This error indicates that the operator’s service account lacks the necessary permissions to access the leases resource in the API group, necessary for tasks like leader election. Here’s how to fix this issue by granting the appropriate permissions.

Adding Permissions in the Controller

To address this, you can use Kubebuilder annotations to ensure your controller has the necessary RBAC permissions. Add the following line to your controller’s code:


This annotation tells Kubebuilder to generate the required RBAC permissions for managing leases. After adding it, regenerate your RBAC configuration and apply it to your cluster.

Alternatively, Manually Update Roles

If you’re not using Kubebuilder or prefer a manual approach, you can directly edit your RBAC roles. Create or update a ClusterRole with the necessary permissions:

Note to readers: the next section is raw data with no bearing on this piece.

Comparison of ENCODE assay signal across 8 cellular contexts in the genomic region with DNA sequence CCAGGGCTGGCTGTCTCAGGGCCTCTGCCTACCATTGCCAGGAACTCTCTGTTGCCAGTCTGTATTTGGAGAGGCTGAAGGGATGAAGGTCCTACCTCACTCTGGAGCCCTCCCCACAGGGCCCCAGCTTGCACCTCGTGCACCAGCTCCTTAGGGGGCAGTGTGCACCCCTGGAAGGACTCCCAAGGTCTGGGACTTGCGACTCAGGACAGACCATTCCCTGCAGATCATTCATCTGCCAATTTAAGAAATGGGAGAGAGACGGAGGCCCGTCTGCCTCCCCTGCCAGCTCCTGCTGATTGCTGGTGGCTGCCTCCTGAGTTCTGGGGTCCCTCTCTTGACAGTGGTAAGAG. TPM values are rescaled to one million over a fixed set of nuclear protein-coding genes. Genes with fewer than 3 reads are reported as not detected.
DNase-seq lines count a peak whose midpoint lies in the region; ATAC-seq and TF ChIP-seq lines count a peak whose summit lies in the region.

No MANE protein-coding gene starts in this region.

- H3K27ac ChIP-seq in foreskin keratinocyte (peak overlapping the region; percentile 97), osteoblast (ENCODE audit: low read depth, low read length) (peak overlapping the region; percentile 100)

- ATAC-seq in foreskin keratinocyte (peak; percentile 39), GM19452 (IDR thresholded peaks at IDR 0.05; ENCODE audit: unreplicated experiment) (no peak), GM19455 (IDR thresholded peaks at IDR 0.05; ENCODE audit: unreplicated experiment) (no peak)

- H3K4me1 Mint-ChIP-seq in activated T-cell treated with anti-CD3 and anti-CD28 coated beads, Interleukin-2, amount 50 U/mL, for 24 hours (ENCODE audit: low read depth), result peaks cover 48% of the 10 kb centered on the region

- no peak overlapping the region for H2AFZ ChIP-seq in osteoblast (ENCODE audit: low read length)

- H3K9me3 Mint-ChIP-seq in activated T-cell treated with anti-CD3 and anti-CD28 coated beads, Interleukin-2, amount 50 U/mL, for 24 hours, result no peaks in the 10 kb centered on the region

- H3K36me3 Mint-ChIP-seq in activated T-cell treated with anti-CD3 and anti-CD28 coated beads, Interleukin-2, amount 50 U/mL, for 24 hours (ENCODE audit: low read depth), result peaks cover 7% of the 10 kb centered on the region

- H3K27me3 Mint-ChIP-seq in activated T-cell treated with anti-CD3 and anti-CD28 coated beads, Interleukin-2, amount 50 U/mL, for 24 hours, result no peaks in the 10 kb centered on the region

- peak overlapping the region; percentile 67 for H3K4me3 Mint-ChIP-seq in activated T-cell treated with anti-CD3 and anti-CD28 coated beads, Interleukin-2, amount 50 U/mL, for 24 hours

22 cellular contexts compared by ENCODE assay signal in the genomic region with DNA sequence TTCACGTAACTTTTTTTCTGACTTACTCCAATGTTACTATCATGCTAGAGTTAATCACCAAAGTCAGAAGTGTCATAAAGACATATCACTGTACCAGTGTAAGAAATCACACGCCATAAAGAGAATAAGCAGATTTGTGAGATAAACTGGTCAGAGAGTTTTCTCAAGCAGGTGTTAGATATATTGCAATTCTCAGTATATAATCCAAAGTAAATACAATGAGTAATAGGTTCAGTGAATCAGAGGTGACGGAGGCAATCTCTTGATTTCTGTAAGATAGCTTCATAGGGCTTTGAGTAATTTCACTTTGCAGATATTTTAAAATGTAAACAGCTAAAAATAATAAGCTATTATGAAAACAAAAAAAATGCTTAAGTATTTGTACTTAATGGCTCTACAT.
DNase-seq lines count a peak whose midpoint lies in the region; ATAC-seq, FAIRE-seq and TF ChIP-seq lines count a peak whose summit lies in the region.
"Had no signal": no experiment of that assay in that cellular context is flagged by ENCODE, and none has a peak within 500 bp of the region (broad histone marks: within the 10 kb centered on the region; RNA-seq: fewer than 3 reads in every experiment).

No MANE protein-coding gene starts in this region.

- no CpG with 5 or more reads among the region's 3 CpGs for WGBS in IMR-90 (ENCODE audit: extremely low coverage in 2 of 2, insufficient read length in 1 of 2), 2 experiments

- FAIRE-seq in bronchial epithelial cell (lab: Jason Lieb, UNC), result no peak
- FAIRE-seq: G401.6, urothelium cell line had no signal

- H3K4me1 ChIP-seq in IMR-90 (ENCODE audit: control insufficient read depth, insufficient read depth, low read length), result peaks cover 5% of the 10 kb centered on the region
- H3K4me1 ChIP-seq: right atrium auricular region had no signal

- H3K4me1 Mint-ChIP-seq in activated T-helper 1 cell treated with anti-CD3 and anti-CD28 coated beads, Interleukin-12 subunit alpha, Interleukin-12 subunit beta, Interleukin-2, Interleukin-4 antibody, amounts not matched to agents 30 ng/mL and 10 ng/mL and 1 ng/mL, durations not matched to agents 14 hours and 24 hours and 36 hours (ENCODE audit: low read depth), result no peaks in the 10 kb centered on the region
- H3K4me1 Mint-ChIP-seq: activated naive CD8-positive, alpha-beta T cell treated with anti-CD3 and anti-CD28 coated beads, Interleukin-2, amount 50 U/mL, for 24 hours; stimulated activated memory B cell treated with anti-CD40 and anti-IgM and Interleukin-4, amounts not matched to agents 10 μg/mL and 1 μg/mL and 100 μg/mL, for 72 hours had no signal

kind: ClusterRole
  name: lease-access
- apiGroups: [""]
  resources: ["leases"]
  verbs: ["get", "list", "watch", "create", "update", "patch", "delete"]

Then, bind this ClusterRole to your service account using a ClusterRoleBinding.

Understanding Leases and Coordination

The leases resource in the API group is important for implementing leader election in Kubernetes. Leader election ensures that only one instance of your operator is active at a time and preventing conflicts. You can read more on leases in here.

KServe Deployment: Increase inotify Watches

Deploying KServe on Kubernetes can run into a “too many open files” error, especially when using Kind. This error is due to a low limit of inotify watches, which are needed to track file changes.

KinD users often face this issue, detailed in their known issues page. The solution is to increase the inotify watches limit:

sysctl fs.inotify.max_user_watches=524288

This command raises the watch limit, facilitating a smoother KServe deployment. For a permanent fix, add the line to your /etc/sysctl.conf or /etc/sysctl.d/ files.